4. Identify the really dead trees (aka inactive paper records), then either archive or destroy them. According to the benchmark report, 39 percent of organizations have adopted, or have at least settled into, an ad hoc approach to managing inactive hard copies; they move them only when they have to make more space. Taking up precious real estate in this way wastes resources. It can also expose companies to unnecessary legal risk: Why keep discoverable documents that you could have easily destroyed?
5. Get the word out. Publish retention schedules internally. Colleagues will more likely buy into and follow an easily accessed and understood retention policy. A vast majority of organizations—84 percent, according to the benchmark report—post retention schedules on a company intranet.
6. Don’t drop the ball on care and feeding. Update retention policies every 12 to 18 months to reflect changes in regulations, your industry and your business—and to accommodate new types of media and new locations.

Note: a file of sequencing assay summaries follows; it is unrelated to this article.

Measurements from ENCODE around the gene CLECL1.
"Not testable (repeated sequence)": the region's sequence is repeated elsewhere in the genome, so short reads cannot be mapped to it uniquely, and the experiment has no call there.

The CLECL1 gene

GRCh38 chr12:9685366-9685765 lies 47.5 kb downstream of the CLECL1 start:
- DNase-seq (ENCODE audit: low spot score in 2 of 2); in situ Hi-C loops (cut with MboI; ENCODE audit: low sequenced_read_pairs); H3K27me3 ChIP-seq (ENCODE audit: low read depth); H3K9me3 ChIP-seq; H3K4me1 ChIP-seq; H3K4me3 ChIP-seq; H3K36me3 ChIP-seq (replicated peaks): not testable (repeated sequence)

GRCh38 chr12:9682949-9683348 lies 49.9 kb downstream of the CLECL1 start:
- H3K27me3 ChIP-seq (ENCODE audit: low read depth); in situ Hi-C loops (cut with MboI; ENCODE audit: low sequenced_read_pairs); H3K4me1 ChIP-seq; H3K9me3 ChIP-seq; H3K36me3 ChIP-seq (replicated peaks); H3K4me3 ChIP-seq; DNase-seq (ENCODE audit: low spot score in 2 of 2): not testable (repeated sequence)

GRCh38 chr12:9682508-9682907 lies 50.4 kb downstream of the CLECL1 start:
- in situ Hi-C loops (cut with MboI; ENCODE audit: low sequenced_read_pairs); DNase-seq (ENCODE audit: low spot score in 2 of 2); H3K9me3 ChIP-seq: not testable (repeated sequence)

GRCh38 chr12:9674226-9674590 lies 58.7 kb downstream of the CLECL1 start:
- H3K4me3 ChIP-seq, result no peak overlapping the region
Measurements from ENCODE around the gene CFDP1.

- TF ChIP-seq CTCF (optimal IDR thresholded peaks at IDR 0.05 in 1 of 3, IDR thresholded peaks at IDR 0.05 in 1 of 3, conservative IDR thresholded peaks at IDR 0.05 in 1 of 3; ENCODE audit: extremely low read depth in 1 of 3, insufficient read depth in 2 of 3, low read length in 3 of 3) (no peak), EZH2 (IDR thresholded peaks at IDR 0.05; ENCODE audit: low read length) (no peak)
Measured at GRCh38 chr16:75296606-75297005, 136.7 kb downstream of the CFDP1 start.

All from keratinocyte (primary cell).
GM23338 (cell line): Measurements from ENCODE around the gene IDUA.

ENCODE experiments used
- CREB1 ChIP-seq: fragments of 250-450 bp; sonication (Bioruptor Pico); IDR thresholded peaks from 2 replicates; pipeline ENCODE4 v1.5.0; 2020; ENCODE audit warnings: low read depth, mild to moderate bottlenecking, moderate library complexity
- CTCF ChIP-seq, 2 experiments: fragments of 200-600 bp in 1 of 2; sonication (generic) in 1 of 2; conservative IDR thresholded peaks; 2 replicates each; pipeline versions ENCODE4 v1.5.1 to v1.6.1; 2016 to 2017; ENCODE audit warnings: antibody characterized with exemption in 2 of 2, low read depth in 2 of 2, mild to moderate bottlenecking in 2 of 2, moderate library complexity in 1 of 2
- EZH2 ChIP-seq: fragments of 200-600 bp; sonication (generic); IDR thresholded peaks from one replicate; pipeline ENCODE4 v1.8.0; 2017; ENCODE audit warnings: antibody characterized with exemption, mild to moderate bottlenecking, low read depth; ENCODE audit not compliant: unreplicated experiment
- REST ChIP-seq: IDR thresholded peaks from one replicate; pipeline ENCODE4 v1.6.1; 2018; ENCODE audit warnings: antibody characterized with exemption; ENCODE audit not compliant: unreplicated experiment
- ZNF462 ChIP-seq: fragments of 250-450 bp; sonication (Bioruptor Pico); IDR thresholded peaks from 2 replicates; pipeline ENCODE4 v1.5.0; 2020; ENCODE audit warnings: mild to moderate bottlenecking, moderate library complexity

It’s not easy to keep up with the explosion of records and information management regulations, media types, and advances in storage, search and retrieval technology. That’s why teaming with a trusted and experienced partner makes great sense. Such a set of experienced professionals can help you establish company-wide retention policies, reduce your risk, and keep your RIM in lockstep with evolving regulatory and industry requirements. Think of them as a rock star’s very talented road crew.
Iron Mountain Recommends: Explore the Ultimate Payoffs of Records Retention
Here’s your to-do list:
- Implement a universal retention schedule as well as a document destruction schedule. Make sure these include broad categories of similar records.
- Document the legal and operational reason(s) for saving each file type.
- Establish your retention schedule as part of the company’s standard infrastructure and operating procedures.
Do you have questions about information management? Read additional Knowledge Center stories on this subject, or contact Iron Mountain’s Information Management team. You’ll be connected with a knowledgeable product and services specialist who can address your specific challenges.